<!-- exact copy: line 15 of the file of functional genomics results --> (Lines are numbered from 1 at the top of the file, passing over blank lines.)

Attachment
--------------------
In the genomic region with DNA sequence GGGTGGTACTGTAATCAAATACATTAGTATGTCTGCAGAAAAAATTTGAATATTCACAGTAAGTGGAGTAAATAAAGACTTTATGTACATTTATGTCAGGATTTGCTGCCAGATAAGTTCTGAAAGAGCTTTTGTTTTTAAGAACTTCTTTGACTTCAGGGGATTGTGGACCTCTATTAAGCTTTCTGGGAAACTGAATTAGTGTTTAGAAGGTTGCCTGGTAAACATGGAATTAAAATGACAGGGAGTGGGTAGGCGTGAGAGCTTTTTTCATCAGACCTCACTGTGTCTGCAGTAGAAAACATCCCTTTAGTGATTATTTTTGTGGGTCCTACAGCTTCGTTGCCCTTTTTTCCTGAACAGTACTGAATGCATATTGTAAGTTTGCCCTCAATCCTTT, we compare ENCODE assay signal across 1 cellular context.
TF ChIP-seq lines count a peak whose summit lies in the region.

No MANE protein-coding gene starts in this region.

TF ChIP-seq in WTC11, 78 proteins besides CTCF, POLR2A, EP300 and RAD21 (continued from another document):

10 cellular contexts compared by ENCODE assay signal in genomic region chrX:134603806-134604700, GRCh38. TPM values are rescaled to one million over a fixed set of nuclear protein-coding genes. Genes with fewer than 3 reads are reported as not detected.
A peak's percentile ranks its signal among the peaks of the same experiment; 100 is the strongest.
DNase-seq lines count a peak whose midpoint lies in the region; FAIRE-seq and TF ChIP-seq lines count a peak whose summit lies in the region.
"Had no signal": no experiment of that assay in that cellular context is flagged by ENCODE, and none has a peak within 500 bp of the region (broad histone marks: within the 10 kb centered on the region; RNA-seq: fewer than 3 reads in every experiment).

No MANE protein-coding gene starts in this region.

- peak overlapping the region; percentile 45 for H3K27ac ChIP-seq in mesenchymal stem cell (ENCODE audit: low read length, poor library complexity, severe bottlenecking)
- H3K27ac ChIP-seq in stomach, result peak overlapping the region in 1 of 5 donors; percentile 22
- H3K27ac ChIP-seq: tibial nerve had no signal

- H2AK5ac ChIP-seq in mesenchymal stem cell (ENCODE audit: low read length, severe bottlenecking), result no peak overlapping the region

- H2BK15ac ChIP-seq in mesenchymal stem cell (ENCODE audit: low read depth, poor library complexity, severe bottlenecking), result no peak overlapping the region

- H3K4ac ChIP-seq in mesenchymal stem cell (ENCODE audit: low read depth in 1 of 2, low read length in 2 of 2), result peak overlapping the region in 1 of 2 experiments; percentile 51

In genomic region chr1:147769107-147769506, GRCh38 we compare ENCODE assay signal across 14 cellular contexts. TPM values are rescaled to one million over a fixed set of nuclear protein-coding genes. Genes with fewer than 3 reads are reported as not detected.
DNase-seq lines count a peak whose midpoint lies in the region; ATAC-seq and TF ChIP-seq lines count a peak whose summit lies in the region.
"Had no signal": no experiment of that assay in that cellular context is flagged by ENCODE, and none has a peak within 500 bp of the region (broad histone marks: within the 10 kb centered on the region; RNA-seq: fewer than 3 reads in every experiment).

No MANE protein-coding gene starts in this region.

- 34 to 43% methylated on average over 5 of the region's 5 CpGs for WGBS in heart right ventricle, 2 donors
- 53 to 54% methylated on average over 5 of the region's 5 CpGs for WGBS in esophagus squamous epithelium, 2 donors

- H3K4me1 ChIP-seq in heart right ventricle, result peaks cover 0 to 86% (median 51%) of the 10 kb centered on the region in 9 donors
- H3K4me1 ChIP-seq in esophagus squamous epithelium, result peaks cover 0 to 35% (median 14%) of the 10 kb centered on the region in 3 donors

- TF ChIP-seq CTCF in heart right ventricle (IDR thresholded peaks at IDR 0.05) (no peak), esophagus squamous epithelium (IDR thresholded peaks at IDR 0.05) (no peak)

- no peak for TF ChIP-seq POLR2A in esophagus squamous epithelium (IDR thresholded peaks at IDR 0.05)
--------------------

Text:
- H3K4ac ChIP-seq in mesenchymal stem cell (ENCODE audit: low read depth in 1 of 2, low read length in 2 of 2), result peak overlapping the region in 1 of 2 experiments; percentile 51